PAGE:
Arbus is far better known for his television work, which includes over 45 titles and works as recent as Curb Your Enthusiasm in 2000.[8] Among Arbus's non-M*A*S*H TV work are guest and recurring roles in such television series as Law & Order, In the Heat of the Night, L.A. Law, Matlock, Starsky and Hutch, and Judging Amy.

Personal life[edit]

Allan and Diane Arbus had two children, photographer Amy Arbus and writer and art director Doon Arbus. The couple separated in 1959 and divorced in 1969, two years before Diane Arbus's suicide in 1971.

Arbus married actress Mariclare Costello in 1977. The couple have one daughter, Arin Arbus, who is the Associate Artistic Director at Theatre for a New Audience.

Arbus died of congestive heart failure on April 19, 2013, in Los Angeles. He was 95.[1]

Filmography[edit]

Year Title Role Notes
1982 Quincy, M.E. Dr. Ellerick For Love of Joshua
1973-
1983
M*A*S*H Major Sidney Freedman & Major Milton Freedman 12 Episodes
1984 The World of Don Camillo Christ voice
1984 The Four Seasons Boris Elliot 13 episodes
1985 Cagney & Lacey Arthur Stacey Violation
1985 Volunteers Albert Bardenaro
1985 Hardcastle and McCormick Dr. Friedman Do Not go Gentle
1986 Crossroads Dr. Santis
1986 Walt Disney's Wonderful World of Color Dr. Andreas Hellman A Fighting Choice
1987 From the Hip Phil Ames
1987 Spies Jano Baby
1987 Daniel and the Towers Simon 'Sam' Rodia
1987 Ohara Sol Rostoff The Intruders
1987 Duet Mr. Coleman Born, Bred and Buttered in Brooklyn
1987 Matlock Peter Leoni The Chef
1989 L.A. Law Lawrence Stone I'm in the Nude for Love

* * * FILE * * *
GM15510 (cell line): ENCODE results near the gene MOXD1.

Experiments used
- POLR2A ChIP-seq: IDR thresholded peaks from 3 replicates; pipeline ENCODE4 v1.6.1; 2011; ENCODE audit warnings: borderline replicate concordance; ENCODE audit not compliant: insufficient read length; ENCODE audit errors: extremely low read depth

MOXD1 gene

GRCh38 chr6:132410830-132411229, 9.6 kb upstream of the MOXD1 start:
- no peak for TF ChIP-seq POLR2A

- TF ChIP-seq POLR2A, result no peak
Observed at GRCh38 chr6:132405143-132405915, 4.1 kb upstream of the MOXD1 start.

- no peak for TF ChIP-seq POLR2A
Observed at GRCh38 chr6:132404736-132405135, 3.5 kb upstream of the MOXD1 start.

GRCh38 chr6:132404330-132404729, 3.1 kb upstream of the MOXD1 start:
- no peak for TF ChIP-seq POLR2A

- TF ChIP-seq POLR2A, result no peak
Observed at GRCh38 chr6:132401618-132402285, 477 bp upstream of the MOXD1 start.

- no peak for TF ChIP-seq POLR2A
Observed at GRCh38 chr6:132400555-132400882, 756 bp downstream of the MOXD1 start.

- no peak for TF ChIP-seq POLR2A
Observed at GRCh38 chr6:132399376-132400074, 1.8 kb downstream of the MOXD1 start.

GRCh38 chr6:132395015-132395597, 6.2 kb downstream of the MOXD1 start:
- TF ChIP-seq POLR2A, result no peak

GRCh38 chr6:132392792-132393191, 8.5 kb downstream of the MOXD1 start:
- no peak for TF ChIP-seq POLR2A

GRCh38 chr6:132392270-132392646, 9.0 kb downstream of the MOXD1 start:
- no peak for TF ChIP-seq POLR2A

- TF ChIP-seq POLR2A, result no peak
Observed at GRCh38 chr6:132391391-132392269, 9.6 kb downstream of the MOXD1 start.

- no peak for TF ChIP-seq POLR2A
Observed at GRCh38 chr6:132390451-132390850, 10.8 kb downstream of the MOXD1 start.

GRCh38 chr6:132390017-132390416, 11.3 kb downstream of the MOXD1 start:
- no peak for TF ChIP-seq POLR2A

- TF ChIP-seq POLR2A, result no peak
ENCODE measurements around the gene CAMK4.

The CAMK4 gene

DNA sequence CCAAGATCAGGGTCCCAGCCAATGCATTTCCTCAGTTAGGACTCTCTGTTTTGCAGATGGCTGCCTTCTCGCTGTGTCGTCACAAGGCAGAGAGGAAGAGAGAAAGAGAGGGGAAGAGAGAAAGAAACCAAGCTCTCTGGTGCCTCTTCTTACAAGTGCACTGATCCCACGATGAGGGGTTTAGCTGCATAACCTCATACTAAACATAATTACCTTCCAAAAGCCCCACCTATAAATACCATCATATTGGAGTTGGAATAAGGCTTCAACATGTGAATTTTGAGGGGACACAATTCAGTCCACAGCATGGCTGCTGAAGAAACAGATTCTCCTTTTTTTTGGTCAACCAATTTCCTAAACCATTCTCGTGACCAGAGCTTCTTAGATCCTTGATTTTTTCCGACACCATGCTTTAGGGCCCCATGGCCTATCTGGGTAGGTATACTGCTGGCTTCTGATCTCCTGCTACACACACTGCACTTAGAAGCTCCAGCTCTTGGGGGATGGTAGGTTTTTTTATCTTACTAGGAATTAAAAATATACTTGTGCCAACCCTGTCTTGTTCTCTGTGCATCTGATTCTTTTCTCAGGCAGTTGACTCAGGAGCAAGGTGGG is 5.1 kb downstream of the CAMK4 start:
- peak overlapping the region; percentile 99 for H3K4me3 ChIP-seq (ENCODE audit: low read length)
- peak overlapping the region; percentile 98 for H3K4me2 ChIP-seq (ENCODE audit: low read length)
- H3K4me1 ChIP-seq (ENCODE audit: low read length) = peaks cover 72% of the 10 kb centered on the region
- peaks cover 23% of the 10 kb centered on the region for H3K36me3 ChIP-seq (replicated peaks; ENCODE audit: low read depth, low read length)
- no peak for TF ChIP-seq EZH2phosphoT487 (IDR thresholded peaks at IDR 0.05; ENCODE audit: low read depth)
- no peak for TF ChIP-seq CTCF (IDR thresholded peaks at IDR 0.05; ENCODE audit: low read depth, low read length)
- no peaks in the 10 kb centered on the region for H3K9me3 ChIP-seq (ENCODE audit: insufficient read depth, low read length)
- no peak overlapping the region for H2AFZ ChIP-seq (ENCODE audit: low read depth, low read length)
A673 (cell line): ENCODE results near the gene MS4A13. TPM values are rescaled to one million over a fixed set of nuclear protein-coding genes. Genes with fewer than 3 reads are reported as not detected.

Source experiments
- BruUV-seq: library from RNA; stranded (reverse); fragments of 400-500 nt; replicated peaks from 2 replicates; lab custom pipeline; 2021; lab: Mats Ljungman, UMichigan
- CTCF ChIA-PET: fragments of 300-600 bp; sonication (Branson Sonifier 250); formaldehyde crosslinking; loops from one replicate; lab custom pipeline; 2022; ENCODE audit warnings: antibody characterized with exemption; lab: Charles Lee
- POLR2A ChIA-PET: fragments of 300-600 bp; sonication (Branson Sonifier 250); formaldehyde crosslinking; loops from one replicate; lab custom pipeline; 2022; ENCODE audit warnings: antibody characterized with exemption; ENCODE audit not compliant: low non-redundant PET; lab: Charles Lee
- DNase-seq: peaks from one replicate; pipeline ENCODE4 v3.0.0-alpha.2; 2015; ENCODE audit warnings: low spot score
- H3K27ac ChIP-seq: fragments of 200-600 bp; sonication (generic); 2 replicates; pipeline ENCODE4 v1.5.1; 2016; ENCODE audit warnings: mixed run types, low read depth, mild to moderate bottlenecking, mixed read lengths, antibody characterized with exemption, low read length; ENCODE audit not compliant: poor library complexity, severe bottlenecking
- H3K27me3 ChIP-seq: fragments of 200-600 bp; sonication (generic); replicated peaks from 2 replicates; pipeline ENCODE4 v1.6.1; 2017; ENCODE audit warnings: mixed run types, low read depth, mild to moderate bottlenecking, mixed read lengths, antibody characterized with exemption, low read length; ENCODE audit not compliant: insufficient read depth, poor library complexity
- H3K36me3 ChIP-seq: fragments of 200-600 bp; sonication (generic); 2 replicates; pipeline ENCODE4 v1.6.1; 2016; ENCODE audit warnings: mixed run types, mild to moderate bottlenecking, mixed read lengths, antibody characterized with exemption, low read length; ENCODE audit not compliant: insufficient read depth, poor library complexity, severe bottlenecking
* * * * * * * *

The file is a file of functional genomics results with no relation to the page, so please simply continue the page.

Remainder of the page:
1989 The Preppie Murder Arnold Domenitz
1989 Matlock Aaron Mitchell The Star
1989 When He's Not a Stranger Judge Thomas J. Gray
1990 Hunter Norman Tate Unfinished Business
1990 Too Much Sun Vincent
1991 Stat Hesh Cooper Safe Smuggling &
Fantasy
1991-
1992
Brooklyn Bridge Dr. Schulman 3 episodes
1993 Law & Order Dominique Keith Animal Instinct
1993 Josh and S.A.M. Businessman on plane
1992-
1993
In The Heat of the Night Dr. Atwill Discovery
Little Girl Lost
1994 Mad About You Albert The Last Scampi
1997 In Dark Places Dory
1998 L.A. Doctors Mr. Mitski A Prayer for the living
1999 Making Contact Father Time
1999 NYPD Blue Seymore Epstein Don't Meth with me
1999 Judging Amy Judge Fowler 3 episodes
2000 Curb Your Enthusiasm Uncle Nathan The Group

References[edit]

  1. ^ a b "MASH actor Allan Arbus dies at 95". BBC News. 25 April 2013. Retrieved 25 April 2013. 
  2. ^ Bloom, Nate (2005-05-05). "Celebrity Jews". The Jewish News Weekly of Northern California. Retrieved 2006-12-13. 
  3. ^ Allan Arbus Biography (1918–)
  4. ^ a b Boehm, Mike (2000-12-31). "Theater; Lured Back for One Last Great Role; Veteran actor Allan Arbus leaves a fulfilling retirement to take on an Arthur Miller part he found he couldn't resist.". Los Angeles Times. Retrieved 2009-09-14. "Arbus says he yearned to be an actor from his early teens, when he had a moment of special clarity while playing in a student production at DeWitt Clinton High School." 
  5. ^ Lubow, Arthur. "Arbus Reconsidered." New York Times, September 14, 2003. Retrieved February 7, 2010.
  6. ^ Marshall, Peter. "Diane Arbus: Key Facts". About.com. Retrieved 2006-12-22. 
  7. ^ Trounson, Rebecca (April 23, 2013). "Allan Arbus dies at 95; played psychiatrist on 'MASH'". Los Angeles Times. Retrieved 2013-04-24. 
  8. ^ a b "IMDb Filmography for Allan Arbus". Internet Movie Database. Retrieved 2011-07-01. 

External links[edit]